2.7.4 IP Performance Metrics (ippm)

NOTE: This charter is a snapshot of the 59th IETF Meeting in Seoul, Korea. It may now be out-of-date.

Last Modified: 2004-02-11

Henk Uijterwaal <henk@ripe.net>
Matthew Zekauskas <matt@internet2.edu>
Transport Area Director(s):
Allison Mankin <mankin@psg.com>
Jon Peterson <jon.peterson@neustar.biz>
Transport Area Advisor:
Allison Mankin <mankin@psg.com>
Technical Advisor(s):
Andy Bierman <abierman@cisco.com>
Mailing Lists:
General Discussion: ippm@ietf.org
To Subscribe: https://www1.ietf.org/mailman/listinfo/ippm
In Body: subscribe
Archive: http://www.ietf.org/mail-archive/working-groups/ippm/current/maillist.html
Description of Working Group:
Note: Andy Bierman serves as MIB advisor.

The IPPM WG will develop a set of standard metrics that can be applied to the quality, performance, and reliability of Internet data delivery services. These metrics will be designed such that they can be performed by network operators, end users, or independent testing groups. It is important that the metrics not represent a value judgment (i.e. define "good" and "bad"), but rather provide unbiased quantitative measures of performance.

Functions peripheral to Internet data delivery services, such as NOC/NIC services, are beyond the scope of this working group.

The IPPM WG will produce documents that define specific metrics and procedures for accurately measuring and documenting these metrics. The metrics are:

- connectivity

- one-way delay and loss

- round-trip delay and loss

- delay variation

- loss patterns

- packet reordering

- bulk transport capacity

- link bandwidth capacity

This is the cumulative set, including the metricsalready completed and published.

The working group will closely review and then be guided by an IESG document on how metrics advance along the standards track within the IETF. This document will also be relevant to the work of the benchmarking working group (BMWG). The first draft of this document was discussed at IETF 51. Additionally, the WG will produce Proposed Standard AS documents, comparable to applicability statements in RFC 2026, that will focus on procedures for measuring the individual metrics and how these metrics characterize features that are important to different service classes, such as bulk transport, periodic streams, or multimedia streams. It is specifically out of scope for this working group to actually characterize traffic, for example to characterize a voice-over-IP stream. Each AS document will discuss the performance characteristics that are pertinent to a specified service class; clearly identify the set of metrics that aid in the description of those characteristics; specify the methodologies required to collect said metrics; and lastly, present the requirements for the common, unambiguous reporting of testing results. Specific topics of these AS documents must be approved by the Area Directors as charter additions.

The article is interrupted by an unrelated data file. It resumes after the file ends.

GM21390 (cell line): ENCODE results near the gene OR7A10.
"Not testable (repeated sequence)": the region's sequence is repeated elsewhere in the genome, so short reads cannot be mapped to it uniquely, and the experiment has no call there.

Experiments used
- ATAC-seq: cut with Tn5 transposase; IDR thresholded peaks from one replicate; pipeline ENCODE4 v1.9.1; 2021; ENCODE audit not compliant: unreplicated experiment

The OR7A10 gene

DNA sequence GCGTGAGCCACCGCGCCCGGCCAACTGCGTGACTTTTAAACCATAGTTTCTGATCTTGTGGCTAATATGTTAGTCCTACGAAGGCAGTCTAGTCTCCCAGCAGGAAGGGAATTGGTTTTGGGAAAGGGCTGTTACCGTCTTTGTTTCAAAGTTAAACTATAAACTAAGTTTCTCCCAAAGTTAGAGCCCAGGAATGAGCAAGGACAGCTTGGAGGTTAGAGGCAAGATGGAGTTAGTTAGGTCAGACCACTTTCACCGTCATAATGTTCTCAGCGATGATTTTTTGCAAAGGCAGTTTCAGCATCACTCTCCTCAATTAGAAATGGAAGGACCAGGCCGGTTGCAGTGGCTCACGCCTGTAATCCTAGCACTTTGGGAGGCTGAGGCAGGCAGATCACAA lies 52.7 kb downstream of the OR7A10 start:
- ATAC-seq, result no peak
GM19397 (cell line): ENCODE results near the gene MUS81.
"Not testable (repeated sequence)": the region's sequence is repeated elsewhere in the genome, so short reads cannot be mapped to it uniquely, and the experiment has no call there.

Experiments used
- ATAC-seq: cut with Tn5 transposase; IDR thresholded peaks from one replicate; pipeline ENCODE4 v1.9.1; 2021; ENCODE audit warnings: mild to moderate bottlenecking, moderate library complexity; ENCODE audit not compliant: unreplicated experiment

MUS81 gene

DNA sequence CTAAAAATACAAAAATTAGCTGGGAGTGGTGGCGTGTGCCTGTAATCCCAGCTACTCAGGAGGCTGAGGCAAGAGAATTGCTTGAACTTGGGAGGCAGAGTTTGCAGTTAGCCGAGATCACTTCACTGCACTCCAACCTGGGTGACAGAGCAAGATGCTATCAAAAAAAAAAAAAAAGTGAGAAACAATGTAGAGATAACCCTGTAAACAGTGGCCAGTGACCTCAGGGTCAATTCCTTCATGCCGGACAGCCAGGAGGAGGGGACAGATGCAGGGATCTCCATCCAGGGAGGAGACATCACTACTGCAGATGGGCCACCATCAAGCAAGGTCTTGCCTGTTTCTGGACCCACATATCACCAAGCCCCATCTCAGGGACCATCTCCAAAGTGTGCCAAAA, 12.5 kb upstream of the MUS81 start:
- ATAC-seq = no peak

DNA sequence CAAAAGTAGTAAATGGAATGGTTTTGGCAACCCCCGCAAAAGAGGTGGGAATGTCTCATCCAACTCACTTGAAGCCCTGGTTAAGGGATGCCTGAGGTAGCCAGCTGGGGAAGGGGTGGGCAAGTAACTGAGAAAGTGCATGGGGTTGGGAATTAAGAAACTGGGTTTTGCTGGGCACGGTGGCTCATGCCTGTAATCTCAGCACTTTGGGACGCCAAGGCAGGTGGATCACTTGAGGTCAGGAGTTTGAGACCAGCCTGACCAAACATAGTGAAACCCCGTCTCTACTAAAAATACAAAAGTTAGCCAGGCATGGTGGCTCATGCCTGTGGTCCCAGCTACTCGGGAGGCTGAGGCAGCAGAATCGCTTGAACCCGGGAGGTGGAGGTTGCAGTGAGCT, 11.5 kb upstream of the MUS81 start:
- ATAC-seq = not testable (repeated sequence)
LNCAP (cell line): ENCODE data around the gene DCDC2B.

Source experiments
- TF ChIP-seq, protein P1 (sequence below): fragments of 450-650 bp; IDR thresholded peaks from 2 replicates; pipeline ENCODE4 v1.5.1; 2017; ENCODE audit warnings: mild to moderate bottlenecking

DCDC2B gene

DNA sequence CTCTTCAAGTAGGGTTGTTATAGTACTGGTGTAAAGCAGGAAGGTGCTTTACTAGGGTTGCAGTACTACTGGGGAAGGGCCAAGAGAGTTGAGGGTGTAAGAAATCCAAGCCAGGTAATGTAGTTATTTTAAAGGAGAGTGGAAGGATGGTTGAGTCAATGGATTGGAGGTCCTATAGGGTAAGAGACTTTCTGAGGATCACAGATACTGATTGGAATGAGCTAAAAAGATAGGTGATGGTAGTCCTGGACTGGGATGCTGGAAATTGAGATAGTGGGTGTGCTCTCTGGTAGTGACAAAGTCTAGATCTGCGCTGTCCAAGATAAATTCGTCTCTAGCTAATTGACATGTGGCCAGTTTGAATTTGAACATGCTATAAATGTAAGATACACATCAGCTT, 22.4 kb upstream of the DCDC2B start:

The WG will produce a protocol to enable communication among test equipment that implements the one-way metrics. The intent is to create a protocol that provides a base level of functionality that will allow different manufacturer's equipment that implements the metrics according to a standard to interoperate. A protocol requirements document will guide the protocol design.

The WG will also produce a MIB to retrieve the results of IPPM metrics, such as one-way delay and loss, to facilitate the communication of metrics to existing network management systems. Thus, the group will create a MIB that contains predominantly read only variables. If, after the protocol requirements document is finished, the group decides that it is appropriate to add variables that control the underlying measurements that the metrics report, such a control structure may be added as a separate document, subject to review by the IESG.

The intent of the WG is to cooperate with other appropriate standards bodies and forums (such as T1A1.3, ITU-T SG 12 and SG 13) to promote consistent approaches and metrics. Within the IETF process, IPPM metrics definitions will be subject to as rigorous a scrutiny for usefulness, clarity, and accuracy as other protocol standards. The IPPM WG will interact with other areas of IETF activity whose scope intersect with the requirement of these specific metrics. These include working groups such as BMWG, RMONMIB, and TEWG.

Goals and Milestones:
Done  Submit drafts of standard metrics for connectivity and treno-bulk-throughput.